Spiders are common in South Carolina, with a rich and diverse spider fauna. There are over 900 species of spiders known to occur in the state, and many more are likely to remain undiscovered. South Carolina is home to both venomous and non-venomous species of spiders, with some of them being quite unique to the state.


Watch out for the deadly beauty of the Black Widow spider, known for their venomous bite and distinctive red hourglass marking.

Venomous Spiders in South Carolina

Black Widow Spider

One of the most commonly seen spiders in South Carolina is the black widow spider. This venomous spider is easily recognizable by its shiny black body and distinctive red hourglass marking on its abdomen. They are typically found in dark and sheltered areas, such as basements, garages, and woodpiles. Black widows are shy and non-aggressive, but their bite can be serious and even life-threatening, especially to children and the elderly.

Brown Recluse Spider

Another venomous spider found in South Carolina is the brown recluse spider. It is a brown spider with a distinctive violin-shaped marking on its back. Brown recluses are also shy and non-aggressive, but their bite can cause serious injury, including necrosis and tissue death. They are commonly found in dark and undisturbed areas, such as basements, closets, and attics.


Discover the notorious Brown Recluse Spider in South Carolina: Identifying Characteristics and Potential Dangers

Non-venomous Spiders in South Carolina

There are also many species of non-venomous spiders in South Carolina, such as orb weavers, wolf spiders, jumping spiders, and cobweb spiders. Orb weavers are large and colorful spiders that spin circular webs, often seen in gardens and other outdoor areas. Wolf spiders are fast and agile hunters that roam the ground in search of prey. Jumping spiders are small and colorful, with a distinctive hunting style that involves jumping and pouncing on their prey. Cobweb spiders are small and often found in corners and crevices, where they spin messy, tangled webs.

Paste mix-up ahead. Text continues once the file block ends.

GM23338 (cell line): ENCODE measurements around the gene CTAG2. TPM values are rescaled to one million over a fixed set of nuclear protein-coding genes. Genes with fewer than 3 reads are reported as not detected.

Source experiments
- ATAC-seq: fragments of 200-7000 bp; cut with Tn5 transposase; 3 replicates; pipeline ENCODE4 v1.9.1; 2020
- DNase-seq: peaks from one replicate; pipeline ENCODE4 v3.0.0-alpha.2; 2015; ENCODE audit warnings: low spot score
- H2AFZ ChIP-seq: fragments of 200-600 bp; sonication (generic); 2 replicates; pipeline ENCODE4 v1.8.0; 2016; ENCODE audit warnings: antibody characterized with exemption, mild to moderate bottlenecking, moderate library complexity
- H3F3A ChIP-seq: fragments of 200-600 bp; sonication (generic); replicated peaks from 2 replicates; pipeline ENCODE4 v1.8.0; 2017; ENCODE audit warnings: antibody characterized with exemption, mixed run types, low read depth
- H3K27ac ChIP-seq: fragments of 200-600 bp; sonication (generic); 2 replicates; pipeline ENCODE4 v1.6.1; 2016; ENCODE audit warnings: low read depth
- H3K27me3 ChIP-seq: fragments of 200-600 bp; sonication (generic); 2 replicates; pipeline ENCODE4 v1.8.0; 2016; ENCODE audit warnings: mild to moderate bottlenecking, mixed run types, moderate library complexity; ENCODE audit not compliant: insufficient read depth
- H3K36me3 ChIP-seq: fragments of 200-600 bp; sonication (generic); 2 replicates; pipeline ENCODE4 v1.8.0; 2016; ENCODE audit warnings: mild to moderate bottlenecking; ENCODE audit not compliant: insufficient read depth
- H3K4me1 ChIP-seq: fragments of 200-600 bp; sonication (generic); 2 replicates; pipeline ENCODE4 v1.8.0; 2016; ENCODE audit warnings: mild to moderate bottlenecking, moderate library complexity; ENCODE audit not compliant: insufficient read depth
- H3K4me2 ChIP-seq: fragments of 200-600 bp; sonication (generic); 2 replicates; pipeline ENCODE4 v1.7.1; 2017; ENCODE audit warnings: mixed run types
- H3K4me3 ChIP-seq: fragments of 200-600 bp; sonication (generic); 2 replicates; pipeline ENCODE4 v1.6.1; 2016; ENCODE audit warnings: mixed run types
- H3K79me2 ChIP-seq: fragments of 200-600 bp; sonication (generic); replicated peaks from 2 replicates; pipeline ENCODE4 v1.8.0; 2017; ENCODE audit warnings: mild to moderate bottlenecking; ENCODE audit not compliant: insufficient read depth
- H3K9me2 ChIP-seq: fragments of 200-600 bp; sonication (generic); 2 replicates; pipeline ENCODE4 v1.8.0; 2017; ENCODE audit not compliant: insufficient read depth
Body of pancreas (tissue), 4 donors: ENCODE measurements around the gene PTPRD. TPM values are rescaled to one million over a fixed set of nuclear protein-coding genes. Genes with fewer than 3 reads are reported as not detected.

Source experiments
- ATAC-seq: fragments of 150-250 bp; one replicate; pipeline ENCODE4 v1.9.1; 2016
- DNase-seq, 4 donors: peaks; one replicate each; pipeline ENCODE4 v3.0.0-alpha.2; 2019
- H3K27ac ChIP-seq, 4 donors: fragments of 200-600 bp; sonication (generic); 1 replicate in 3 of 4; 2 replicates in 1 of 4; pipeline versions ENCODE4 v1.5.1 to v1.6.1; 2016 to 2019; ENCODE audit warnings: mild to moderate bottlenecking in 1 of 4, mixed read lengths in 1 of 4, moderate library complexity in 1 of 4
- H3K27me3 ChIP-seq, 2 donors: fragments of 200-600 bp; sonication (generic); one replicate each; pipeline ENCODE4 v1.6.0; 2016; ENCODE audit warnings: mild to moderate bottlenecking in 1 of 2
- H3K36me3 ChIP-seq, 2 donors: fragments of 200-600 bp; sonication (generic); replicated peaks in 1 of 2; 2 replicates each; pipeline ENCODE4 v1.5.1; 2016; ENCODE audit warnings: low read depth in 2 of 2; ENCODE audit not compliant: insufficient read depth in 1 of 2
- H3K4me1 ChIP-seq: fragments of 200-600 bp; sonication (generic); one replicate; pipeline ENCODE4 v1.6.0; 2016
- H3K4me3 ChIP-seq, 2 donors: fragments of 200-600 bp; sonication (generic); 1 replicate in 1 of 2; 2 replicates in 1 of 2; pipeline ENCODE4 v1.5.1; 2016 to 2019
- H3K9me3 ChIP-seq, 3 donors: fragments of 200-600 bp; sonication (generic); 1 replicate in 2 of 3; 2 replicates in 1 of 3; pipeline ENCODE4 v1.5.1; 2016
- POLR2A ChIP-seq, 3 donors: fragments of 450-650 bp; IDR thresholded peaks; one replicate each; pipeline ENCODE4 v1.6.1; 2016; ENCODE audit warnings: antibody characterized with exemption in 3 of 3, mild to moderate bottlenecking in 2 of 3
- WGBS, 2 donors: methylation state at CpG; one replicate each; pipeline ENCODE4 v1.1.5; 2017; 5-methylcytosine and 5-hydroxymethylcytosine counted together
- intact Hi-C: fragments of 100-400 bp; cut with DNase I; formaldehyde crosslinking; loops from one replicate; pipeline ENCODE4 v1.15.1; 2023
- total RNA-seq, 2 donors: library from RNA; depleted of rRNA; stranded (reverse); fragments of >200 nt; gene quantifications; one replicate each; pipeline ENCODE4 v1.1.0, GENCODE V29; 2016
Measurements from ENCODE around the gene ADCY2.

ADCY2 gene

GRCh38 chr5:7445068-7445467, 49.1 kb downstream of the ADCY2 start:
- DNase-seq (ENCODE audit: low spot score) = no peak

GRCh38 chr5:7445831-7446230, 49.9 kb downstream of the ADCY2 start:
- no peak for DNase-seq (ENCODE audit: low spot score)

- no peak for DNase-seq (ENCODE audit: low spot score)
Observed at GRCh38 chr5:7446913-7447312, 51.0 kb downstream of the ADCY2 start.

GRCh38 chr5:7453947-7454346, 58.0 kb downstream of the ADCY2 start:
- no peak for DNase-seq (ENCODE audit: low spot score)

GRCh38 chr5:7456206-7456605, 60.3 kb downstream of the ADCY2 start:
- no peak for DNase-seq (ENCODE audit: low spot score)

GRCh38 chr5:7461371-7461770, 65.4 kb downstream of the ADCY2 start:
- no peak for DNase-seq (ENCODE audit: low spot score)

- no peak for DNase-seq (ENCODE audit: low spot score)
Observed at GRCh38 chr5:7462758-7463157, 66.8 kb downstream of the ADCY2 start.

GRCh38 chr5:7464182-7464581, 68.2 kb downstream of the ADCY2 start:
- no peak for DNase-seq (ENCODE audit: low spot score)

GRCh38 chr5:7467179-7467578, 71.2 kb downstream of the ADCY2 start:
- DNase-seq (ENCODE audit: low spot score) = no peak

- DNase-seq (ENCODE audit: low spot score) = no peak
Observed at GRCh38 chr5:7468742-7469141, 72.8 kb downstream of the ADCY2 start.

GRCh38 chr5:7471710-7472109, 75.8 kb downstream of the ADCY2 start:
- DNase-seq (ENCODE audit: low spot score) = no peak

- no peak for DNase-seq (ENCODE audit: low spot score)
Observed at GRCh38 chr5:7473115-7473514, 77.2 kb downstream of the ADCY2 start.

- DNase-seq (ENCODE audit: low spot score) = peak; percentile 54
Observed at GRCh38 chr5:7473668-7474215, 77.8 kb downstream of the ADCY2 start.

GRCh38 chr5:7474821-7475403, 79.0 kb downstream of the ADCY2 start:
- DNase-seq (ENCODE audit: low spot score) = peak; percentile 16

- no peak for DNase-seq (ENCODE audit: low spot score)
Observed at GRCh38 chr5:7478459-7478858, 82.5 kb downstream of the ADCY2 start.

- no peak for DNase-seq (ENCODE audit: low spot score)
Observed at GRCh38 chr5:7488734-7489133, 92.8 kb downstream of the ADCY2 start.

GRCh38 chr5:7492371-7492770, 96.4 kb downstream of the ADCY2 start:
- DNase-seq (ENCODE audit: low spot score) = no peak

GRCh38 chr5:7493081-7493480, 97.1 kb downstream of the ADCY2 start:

South Carolina is also home to some unique and rare species of spiders, such as the long-jawed orb weaver, the black and yellow argiope, and the southern house spider. The long-jawed orb weaver is a striking spider with long, slender legs and an elongated head. The black and yellow argiope is a large and colorful orb weaver with a distinctive yellow and black stripe pattern. The southern house spider is a small, brown spider that is commonly found indoors and is known for its long, slender legs and quick movements.

In terms of conservation, several species of spiders in South Carolina are considered threatened or endangered, such as the Carolina lynx spider, the Hentz orb weaver, and the striped lynx spider. These species are protected by law and are considered important indicators of the health of South Carolina’s ecosystems.

Spiders are an important part of South Carolina’s diverse and rich fauna. They play a critical role in controlling insect populations, providing food for other wildlife, and serving as important indicators of the health of South Carolina’s ecosystems. Whether venomous or non-venomous, spiders are fascinating creatures that are deserving of our respect and protection. It is important to remember that most spiders are harmless and play an important role in our natural world, and that they should be appreciated and respected.